The May 21 Tripartite Elections despite being immensely contested as evidenced by several court petitions against some results, has registered so many positives and a number of firsts.
Malawi National Assembly has the youngest female member of Parliament (MP), and for the first time in history, Malawi has a female Speaker of Parliament, Catherine Gotani Hara.
Gotani Hara’s win and all women who have made it, be in the Local Government election or Parliamentary election, calls for celebration not only among the women folk, but as a country. This is progress and sure fire-sign that as country, Malawi is slowly but steadily embracing gender equality.
Political parties, especially the Malawi Congress Party (MCP), the Democratic Progressive Party (DPP) and the United Democratic Front (UDF) deserve a special mention for making deliberate efforts to put forward names of female members of their parties for the position of Speaker of the National Assembly.
Unless such deliberate efforts are made, women’s progress up the corporate and political ladder will remain limited. Despite a myriad of government policies and programmes introduced to ensure that women’s talents and skills are recognised, there is still some pockets of resistance from society and within organisations to let women lead from the front.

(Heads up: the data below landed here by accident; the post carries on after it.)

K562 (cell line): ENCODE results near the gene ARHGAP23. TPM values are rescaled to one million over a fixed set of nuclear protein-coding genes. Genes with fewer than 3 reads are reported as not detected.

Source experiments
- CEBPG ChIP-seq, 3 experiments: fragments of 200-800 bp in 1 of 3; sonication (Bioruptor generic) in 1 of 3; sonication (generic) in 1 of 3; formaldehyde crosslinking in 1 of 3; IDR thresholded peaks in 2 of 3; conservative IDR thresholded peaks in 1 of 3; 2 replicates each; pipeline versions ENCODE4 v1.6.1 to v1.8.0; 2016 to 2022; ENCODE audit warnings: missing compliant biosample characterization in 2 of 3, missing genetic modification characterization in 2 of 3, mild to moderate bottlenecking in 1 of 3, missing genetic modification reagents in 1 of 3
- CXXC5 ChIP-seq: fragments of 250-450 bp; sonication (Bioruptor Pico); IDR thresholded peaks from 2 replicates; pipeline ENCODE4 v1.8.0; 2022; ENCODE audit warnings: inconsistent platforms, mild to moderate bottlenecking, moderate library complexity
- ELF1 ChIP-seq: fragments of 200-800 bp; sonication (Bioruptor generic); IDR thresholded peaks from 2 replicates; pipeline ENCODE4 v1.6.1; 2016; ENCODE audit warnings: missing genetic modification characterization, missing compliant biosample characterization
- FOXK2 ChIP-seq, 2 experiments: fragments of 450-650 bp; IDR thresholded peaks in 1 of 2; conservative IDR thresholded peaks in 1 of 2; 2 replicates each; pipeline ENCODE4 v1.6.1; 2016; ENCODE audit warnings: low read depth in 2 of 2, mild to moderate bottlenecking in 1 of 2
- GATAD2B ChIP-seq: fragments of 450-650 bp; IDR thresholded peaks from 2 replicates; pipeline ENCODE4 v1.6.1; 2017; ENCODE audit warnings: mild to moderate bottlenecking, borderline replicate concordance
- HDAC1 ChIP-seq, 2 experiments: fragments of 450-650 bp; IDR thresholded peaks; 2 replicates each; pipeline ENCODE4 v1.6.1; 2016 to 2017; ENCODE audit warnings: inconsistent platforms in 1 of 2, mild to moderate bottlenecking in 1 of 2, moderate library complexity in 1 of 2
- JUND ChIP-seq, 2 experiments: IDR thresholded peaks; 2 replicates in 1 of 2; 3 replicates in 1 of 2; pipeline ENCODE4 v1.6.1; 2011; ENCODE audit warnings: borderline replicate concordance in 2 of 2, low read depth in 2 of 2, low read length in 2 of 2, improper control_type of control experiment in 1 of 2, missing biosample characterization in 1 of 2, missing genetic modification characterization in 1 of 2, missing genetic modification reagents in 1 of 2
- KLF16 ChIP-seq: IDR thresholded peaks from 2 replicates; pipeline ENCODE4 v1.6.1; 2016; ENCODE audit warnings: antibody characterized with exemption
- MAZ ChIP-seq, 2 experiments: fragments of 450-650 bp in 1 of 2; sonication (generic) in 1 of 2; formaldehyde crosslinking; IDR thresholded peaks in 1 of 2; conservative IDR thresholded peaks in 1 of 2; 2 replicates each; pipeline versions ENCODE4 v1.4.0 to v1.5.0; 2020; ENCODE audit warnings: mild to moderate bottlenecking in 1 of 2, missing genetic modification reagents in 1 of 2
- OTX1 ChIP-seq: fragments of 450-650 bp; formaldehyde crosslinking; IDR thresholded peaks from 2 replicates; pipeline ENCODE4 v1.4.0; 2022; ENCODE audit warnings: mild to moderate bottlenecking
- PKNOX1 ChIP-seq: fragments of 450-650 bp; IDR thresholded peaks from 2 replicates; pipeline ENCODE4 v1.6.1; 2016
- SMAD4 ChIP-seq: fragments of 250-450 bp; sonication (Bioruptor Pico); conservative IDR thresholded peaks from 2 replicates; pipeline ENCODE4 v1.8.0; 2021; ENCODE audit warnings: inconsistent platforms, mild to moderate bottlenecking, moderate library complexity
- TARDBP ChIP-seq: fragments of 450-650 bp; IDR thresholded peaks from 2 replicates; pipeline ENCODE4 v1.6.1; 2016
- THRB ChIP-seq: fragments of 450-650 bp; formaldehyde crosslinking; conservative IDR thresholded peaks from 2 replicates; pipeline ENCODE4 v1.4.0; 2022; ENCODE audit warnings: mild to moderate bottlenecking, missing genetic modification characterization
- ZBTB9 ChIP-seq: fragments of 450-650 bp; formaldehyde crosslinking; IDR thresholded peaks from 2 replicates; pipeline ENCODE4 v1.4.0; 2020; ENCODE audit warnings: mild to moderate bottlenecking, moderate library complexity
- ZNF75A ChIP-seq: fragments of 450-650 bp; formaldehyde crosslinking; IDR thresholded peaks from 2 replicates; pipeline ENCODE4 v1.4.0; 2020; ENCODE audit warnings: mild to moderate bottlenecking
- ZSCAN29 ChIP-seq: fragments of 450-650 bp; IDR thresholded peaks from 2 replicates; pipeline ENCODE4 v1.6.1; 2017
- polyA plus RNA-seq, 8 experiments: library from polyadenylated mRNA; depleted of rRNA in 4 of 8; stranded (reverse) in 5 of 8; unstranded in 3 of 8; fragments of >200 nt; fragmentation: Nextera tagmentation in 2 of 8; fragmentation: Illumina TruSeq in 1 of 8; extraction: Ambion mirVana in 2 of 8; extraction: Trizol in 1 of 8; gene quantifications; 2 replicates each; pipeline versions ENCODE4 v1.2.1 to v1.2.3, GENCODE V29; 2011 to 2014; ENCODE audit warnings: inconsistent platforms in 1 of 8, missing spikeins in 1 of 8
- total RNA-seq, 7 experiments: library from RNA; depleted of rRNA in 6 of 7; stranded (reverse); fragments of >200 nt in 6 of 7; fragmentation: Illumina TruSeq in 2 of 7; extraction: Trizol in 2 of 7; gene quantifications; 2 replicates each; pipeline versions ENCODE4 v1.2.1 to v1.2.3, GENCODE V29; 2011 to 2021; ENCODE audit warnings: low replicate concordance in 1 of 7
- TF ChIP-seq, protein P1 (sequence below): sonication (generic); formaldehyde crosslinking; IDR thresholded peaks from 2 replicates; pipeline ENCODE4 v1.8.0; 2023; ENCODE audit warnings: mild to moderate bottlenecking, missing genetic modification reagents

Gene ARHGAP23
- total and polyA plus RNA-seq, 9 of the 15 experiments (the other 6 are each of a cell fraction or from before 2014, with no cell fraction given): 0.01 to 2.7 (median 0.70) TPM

Malawian politics have been infamous for using women as accompaniments for the political parties. Their only significant role in the party was to wiggle their waists at party rallies. It is because of this background that Gotani Hara’s historical win as Speaker of the National Assembly as well as the success of all the 45 female legislators and those who won local government election, epitomise a new phase in Malawian politics—a phase where women are being recognised as equal to their male counterparts, and a phase in which men are slowly letting go of their egos and are accepting that they can be led by a woman.
No woman has been handed victory on a silver platter. They all had to fight hard battles just like their male counterparts. One can only wish that, as a country, this is just a beginning of more opportunities being opened up for women. From here, it can only go forward and not backwards. It is my hope that come 2024, political parties will also make such deliberate efforts to field more women in important positions, including being presidential aspirants